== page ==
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Wednesday, October 22, 1997 Published at 17:13 GMT


Teenager gets gift of colour from scientists

The revolutionary new contact lenses

A teenager who has spent the past 18 years experiencing only black, white and grey has opened his eyes to a whole new world of colour thanks to a pair of contact lenses developed by British scientists.

Kevin Staight, from Cheltenham, Gloucestershire, was locked in a gloomy grey world after being born with a rare eye defect known as colour deficiency.

Pioneering technology

His optician, Roger Spooner from Bristol, used pioneering contact lense technology to cure Kevin's colour blindness.

[ image: One of the multi-coloured lenses]
One of the multi-coloured lenses

The lens for the right eye is orangey-red and the left is violet. Wearing both allows Kevin to see things in colour.

Now the only problem is remembering all these new colours.

"I'm still learning my colours. Everybody else did it when they were at school but I'm having to try and remember all these colours," says Kevin, who adds red is his favourite colour.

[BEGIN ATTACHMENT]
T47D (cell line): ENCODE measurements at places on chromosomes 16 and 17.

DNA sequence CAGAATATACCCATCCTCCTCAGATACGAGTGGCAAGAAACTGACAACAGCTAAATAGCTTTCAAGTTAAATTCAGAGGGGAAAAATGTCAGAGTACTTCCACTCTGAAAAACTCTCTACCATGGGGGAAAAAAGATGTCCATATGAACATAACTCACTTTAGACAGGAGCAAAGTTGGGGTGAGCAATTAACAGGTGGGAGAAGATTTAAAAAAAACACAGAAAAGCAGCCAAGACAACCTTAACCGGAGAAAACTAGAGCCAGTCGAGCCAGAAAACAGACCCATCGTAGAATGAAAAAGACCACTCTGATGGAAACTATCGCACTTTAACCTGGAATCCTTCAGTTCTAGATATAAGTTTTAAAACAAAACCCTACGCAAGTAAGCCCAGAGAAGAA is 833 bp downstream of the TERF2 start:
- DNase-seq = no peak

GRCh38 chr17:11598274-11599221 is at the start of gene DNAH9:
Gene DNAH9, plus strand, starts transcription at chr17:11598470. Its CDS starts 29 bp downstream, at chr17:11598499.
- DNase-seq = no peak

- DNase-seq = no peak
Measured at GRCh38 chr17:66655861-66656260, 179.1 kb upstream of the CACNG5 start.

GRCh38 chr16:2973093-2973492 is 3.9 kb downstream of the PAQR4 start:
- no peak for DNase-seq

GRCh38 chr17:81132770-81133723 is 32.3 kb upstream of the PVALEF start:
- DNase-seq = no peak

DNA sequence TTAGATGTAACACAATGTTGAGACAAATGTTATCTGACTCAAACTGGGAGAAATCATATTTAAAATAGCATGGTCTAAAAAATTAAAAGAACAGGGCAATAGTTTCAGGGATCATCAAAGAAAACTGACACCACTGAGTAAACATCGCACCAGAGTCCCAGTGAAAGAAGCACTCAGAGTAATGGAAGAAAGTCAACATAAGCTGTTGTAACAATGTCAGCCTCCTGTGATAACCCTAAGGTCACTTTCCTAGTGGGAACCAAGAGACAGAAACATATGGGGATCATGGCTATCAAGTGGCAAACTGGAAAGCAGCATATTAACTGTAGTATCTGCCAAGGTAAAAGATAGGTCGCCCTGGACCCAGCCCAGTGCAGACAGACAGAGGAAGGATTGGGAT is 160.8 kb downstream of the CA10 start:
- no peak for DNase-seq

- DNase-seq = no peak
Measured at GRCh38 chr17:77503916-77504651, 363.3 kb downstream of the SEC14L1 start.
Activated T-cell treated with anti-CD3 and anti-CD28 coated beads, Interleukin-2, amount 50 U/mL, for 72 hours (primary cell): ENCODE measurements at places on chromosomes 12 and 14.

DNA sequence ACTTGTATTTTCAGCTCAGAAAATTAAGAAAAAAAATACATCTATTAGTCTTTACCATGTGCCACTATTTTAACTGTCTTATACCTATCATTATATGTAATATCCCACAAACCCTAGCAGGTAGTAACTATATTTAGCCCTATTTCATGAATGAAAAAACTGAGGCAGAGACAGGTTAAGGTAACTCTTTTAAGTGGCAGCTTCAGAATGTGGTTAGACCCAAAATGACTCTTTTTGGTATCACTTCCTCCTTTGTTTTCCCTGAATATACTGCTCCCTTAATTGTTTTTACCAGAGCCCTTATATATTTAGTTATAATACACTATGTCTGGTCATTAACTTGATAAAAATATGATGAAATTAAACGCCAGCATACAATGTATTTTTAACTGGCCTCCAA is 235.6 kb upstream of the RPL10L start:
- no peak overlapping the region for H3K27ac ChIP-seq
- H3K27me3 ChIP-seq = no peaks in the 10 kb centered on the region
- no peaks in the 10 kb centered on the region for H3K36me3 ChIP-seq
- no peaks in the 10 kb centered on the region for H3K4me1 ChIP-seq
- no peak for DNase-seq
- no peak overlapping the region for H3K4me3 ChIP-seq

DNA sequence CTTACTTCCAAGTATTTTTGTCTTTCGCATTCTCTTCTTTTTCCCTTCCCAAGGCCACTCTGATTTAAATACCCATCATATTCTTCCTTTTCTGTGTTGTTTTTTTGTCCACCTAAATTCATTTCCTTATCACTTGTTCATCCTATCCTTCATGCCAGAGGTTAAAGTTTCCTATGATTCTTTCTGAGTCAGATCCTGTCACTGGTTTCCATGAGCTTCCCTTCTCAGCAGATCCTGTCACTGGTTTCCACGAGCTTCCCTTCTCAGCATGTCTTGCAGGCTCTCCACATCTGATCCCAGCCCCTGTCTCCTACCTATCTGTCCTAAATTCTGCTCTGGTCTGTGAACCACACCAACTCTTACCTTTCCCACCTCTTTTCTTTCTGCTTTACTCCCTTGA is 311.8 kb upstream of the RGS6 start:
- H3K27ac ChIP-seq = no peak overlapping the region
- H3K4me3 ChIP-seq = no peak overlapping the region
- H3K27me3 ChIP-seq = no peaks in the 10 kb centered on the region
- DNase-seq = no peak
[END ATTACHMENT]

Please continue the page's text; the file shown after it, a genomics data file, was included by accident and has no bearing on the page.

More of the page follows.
He says of his former life: "It was dull and murky and I just thought it was normal. I would think it was quite a bright day and then when I put in the lenses I realised how much nicer it was. It's the happiest I've ever been."

[ image: Optician Roger Spooner]
Optician Roger Spooner

Mr Spooner, one of just six eye specialists using the high-tech lenses in Britain, says: "The lenses are made of multi-layered coatings of different colours. We are not quite sure how it does it."

Nobody is quite sure why some people suffer from colour blindness or colour deficiency, genetic disorders which affect one in 12 men and one in 200 women.


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  Internet Links

About colour blindness

International Colour Vision Society

The Journal of the British Contact Lens Association